Of course, I assume that most people would be like me in wondering why Madison Avenue and the television networks would so covet the attention of young, urban audiences. Well, there actually are reasons for it, even if I believe those reasons to be flawed. Much of it has been the view expressed by ABC President Oliver Treyz way back in the early Sixties, that young urban viewers are more likely to spend money on a variety of items. Unlike older people or people living in small towns and the country, they have less of a sense of brand loyalty; that is, they are more likely to switch brands. Another view that has consistently been expressed by Madison Avenue and the networks is that young, urban viewers have more disposable income. That is, they have more money to spend on various items. Finally, they are believed to be more likely to buy things on impulse than either older people or people living in rural areas.

The problem with this is that it doesn't seem to hold true. Indeed, I remember when I was in college being puzzled by the idea that young, urban people had more disposable income than anyone else. As a college student and later as a young twentysomething, I did not have the money to blow on items that I did not absolutely need. And it seemed to me that my fellow twentysomethings were all in the same boat--none of us had money to spare on a large array of commercial products. It just seemed to be common sense to me that people above the age of thirty, even above the age of sixty, would have more money to spend than people in their teens and twenties. What made Madison Avenue's insistence that the 18-49 age bracket was the demographic to pursue even odder is that, insofar as I know, neither Madison Avenue nor the television networks have ever conducted studies or surveys to prove any of this. It would seem that the one industry in America that thrives on studies and surveys never bothered to conduct either to prove one of their firmest convictions!

Indeed, of late there have been several studies which show what many of us already knew from common sense--the individuals who have the most money to spend are actually older. As executive vice president for research and planning at CBS, it is David Poltrack's job to keep track of those demographics important to the networks and Madison Avenue. And over the years he has concluded that Madison Avenue and the networks have been wrong in pursuing the 18 to 49 year old demographic to the exclusion of all else. Quite simply, older people buy more items than younger people. The demographic Madison Avenue and the networks should want the most is then the exact opposite of the one they do want--they should be going for the people over fifty! Currently it is individuals over fifty who have the most disposable income. In other words, rather than making commercials and TV shows for Generation Z, the advertising industry and the networks should be making commercials and TV shows for the baby boomers.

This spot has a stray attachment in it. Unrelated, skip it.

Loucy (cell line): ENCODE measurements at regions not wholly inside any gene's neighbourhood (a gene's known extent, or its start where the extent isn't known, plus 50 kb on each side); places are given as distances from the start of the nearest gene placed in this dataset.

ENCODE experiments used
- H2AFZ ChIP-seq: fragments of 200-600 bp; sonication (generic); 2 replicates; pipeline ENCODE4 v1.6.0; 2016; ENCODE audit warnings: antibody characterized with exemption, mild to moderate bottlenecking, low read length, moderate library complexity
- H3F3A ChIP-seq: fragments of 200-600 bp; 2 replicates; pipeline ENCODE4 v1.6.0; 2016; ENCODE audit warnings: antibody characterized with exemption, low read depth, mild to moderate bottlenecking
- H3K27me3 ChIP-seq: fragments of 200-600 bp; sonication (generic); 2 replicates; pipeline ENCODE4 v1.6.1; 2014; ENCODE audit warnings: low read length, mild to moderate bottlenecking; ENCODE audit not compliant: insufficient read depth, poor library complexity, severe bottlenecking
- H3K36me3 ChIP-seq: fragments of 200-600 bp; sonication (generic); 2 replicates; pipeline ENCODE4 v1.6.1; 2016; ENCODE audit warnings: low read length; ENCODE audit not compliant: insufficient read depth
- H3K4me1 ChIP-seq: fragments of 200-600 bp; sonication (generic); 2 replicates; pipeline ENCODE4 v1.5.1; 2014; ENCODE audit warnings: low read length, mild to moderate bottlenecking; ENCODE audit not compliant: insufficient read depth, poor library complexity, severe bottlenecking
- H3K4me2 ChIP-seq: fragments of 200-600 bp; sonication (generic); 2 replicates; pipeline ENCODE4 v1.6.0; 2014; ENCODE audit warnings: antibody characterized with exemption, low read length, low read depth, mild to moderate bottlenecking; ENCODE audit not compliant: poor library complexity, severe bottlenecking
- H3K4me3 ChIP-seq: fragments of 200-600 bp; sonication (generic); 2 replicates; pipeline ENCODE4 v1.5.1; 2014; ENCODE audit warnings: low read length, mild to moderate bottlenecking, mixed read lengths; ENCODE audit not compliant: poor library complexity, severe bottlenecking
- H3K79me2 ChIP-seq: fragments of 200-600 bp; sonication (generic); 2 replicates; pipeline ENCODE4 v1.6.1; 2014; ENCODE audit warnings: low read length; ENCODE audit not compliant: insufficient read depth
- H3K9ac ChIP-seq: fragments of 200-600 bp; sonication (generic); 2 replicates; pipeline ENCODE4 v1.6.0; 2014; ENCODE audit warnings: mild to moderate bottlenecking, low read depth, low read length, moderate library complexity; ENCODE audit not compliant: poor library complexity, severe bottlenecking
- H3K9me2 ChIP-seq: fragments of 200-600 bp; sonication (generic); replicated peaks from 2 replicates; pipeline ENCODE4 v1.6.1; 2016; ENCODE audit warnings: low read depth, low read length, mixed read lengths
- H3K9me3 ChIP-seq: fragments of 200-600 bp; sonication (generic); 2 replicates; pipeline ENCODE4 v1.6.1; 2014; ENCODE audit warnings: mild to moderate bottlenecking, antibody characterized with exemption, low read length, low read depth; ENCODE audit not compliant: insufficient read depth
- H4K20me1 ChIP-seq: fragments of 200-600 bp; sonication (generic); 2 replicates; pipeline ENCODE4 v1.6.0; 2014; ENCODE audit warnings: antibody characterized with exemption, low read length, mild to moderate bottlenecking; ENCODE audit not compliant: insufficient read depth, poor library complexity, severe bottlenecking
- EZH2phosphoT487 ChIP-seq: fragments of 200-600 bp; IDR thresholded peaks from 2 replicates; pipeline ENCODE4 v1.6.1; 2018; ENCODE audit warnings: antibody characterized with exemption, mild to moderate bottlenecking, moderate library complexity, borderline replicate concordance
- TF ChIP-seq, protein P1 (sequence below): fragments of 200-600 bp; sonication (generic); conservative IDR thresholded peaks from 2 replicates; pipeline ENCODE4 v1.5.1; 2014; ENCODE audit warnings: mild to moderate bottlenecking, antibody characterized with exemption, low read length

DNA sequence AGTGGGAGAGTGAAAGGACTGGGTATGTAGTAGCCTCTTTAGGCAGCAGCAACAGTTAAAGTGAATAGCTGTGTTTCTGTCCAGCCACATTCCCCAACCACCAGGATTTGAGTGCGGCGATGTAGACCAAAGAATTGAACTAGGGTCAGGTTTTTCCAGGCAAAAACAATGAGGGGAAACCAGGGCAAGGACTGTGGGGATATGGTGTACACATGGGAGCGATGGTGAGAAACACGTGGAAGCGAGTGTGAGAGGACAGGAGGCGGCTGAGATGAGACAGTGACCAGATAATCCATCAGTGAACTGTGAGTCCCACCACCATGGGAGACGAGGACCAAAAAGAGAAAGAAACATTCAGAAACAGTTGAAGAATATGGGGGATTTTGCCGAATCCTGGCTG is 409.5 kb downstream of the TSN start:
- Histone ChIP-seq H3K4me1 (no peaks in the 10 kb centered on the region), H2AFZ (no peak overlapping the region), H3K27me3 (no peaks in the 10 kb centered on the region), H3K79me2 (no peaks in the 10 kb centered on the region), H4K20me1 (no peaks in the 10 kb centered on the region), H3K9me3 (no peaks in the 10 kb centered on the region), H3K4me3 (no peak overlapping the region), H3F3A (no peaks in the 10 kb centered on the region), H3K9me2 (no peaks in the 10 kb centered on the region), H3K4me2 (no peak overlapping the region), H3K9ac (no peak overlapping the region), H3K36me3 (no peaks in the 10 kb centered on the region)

Of course, there is still the matter of brand loyalty. It could be that younger people are more likely to switch brands than older people, but to what extent I am not sure that anyone can say. In fact, I rather suspect that brand loyalty develops while people are still very young. I know that while I was still a child I determined that I preferred Coca Cola to Pepsi and Nestle to Hershey. I assume many of my readers have read about the recent study in which three to five year olds overwhelmingly identified food coming from McDonalds bags as tasting better than anything else. While I suspect that a young person is more likely to change brands than an old person, it seems to me that in both cases they are already loyal to certain brands and not that likely to change brands regardless of advertising.